Friday, December 26, 2008

Philosophical Meanderings on "The Dark Knight"

Spoiler Alert: If you still haven't seen The Dark Knight, you should skip this post!

So last night my family watched The Dark Knight, the second Batman movie directed by Christopher Nolan. Words cannot express how much I love this movie. With the huge recent collection of superhero movies, it's awe-inspiring to see these Batman movies stick out so prominently. While they give superhero lovers all the action and adventure they need to be excited about watching, they also capture some of the most serious themes that human beings deal with--love, loss, evil, justice, and sacrifice.

The topic I thought most about while watching The Dark Knight was justice. I have no idea where the writers for this movie are coming from in terms of worldview, but regardless, I think it implicitly gives several reasons why justice based on pure secularism is impossible. This analysis might say more about me than it does about the movie, but I still think it's worth mentioning. I just want to point out a few things that The Dark Knight teaches us about justice.

Justice cannot come from chance. The movie's main villian, the Joker, fancies himself a "better class of criminal." He doesn't care about money; in one scene, to the horror of a fellow criminal, he burns millions upon millions of dollars he has made from his crimes. He claims that his only real goal is to defy every moral constraint society imposes--to create chaos. As Alfred wisely points out to Bruce Wayne, "Some men just want to see the world burn." This love of pure chaos is precisely what makes the Joker so frightening beyond belief (that and Heath Ledger's--God rest his soul--absolutely brilliant performance).

But even the characters who are good can become evil by embracing chaos, putting their faith in chance to give them justice. Harvey Dent becomes Two Face when he decides that the death of his true love, Rachel, was the result of random chance. After all, why Rachel, and not him? He then takes his anger out on the police, who he perceives to be corrupt all around. He flips a coin to determine whether or not each one will live. Whereas before he had made his own luck--the coin he uses was once heads on both sides before one side was defaced in the explosion that nearly killed him--now he depends on random chance to give him justice. He, too, has become a monster.

Batman explains to Harvey at the end of the movie why he lived instead of Rachel. It was a choice, based on who Batman thought the city needed more at the time. True justice is based on real choices, not random chance. This ought to give us pause when we think about our origins as human beings. If we were not created by a loving God, but instead by random chance, what reason to we have to suspect that justice means anything? What hope do we have of establishing justice in a universe that is based on chance?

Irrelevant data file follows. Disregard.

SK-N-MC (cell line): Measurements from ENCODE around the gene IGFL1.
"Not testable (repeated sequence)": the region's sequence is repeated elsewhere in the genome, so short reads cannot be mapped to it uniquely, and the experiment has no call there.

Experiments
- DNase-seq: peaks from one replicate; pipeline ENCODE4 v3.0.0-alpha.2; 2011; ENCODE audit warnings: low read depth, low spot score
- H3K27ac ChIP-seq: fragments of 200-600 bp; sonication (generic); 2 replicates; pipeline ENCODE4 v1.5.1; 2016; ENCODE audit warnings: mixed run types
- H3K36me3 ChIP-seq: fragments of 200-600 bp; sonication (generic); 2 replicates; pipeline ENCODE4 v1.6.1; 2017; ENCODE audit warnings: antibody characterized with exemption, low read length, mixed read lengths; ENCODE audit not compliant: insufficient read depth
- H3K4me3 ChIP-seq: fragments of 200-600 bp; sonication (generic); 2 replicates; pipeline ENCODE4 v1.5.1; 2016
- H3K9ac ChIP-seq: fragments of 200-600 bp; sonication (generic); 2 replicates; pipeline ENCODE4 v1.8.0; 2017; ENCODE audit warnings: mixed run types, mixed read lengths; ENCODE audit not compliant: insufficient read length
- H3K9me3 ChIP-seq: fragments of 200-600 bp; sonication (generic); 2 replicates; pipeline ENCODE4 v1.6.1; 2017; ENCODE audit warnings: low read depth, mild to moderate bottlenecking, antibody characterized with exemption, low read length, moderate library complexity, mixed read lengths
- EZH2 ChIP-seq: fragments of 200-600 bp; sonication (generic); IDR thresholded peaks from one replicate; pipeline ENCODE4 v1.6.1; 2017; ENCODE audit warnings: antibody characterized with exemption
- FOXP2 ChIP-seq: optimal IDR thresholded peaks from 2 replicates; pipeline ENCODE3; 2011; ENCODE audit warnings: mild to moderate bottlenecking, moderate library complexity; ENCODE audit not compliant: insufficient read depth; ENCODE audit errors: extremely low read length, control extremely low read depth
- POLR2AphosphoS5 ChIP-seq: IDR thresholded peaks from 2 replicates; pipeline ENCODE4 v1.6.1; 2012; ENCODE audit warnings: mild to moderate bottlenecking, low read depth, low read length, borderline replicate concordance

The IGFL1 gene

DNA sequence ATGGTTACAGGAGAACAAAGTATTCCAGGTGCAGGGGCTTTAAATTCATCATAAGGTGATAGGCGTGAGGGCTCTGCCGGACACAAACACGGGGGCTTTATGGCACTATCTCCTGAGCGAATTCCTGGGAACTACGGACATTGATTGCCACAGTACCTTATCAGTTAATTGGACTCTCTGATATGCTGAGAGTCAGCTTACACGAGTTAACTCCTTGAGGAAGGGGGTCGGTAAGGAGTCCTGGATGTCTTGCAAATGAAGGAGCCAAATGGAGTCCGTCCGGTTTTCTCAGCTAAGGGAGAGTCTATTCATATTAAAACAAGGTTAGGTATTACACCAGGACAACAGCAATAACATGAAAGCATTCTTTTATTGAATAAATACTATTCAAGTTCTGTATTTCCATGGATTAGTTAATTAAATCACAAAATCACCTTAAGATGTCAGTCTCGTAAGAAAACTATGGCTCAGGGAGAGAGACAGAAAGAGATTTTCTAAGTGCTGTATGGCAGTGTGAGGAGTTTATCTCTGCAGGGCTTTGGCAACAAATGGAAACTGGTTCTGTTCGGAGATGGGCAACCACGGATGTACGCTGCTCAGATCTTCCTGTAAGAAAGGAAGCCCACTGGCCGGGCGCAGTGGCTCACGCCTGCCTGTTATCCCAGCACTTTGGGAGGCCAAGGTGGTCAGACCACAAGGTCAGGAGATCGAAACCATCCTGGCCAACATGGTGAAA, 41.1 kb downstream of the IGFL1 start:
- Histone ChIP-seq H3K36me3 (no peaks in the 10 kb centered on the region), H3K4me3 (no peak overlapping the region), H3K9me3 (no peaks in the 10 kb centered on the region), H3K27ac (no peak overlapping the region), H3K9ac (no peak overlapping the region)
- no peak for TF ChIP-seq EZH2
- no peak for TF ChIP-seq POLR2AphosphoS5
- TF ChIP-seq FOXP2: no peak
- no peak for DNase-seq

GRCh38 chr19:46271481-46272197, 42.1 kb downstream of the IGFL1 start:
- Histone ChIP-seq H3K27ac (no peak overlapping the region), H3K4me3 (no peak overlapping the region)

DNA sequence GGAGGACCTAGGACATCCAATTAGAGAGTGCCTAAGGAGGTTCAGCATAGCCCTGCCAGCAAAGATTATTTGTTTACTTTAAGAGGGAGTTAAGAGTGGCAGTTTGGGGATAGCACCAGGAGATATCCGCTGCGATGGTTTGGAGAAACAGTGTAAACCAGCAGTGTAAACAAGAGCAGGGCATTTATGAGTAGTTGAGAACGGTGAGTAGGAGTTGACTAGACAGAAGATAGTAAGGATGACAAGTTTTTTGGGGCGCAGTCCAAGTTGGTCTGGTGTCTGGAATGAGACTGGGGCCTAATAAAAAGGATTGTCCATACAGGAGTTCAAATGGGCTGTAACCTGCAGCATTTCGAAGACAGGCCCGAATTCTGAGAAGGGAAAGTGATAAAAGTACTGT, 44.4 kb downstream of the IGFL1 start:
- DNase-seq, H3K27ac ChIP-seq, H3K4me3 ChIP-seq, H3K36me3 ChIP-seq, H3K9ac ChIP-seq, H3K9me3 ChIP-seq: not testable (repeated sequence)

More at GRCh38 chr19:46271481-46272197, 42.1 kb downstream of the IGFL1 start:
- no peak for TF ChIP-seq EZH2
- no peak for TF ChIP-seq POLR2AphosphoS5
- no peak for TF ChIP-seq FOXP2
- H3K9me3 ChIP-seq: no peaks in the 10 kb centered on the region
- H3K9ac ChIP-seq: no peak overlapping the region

Justice is universal, not relative. In one of the most incredible scenes I have ever watched, the Joker attempts to show how weak humans' commitment to justice really is by giving two groups of people a choice: kill or be killed. There are two boats, one carrying more or less average, middle-class citizens, the other carrying prisoners. Each boat is loaded with enough explosives to kill everyone on the boat, and each boat is given a detonator for the other boat's explosives. The Joker gives the two boats until midnight to decide whether or not to kill the other boat. He promises that if one boat decides to kill the other, then he will not kill that boat. But if neither of them decides to kill the other, he will destroy them both.

The Joker does this kind of thing earlier in the movie on a smaller scale, forcing three criminals to fight to the death so that the survivor may join his forces. Presumably these men do indeed fight to the death, especially since they are hardened criminals who can't trust each other. One senses that there is a disturbing credibility to the Joker's theory that human beings can't be all that committed to justice after all. In the right circumstances, we will all succomb to our baser instincts.

Indeed, anyone familiar with game theory will see that the scene with the two boats couldn't possibly turn out well for justice. Both sides would have to be convinced that the other side was going to kill them, and therefore both would attempt to act quickly to save themselves. But that isn't what happens. Neither boat can produce one person who is willing to pull the trigger and kill the other boat. Even the boat with the prisoners refuses to kill the other boat. (Indeed, one of the most powerful moments in the movie comes when a prisoner asks for the detonator from the commanding officer on the boat and proceeds to throw it out the window.)

Both sides know that justice, if it is real justice, applies to everyone equally in all circumstances. It can't be one kind of justice for you and another kind of justice for me. It is universal, not relative. It is even universal in the sense that there are many things all people know to be wrong without having to be told. Of course that does not mean we are all naturally just; it just means we are capable of being just. Perhaps there are weird exceptions, but as a general principle I think this holds. If it doesn't, then what do we even mean by justice? How can justice be justice if it is not universal? But justice is universal; even a criminal knows what it is and knows deep down that it applies to him.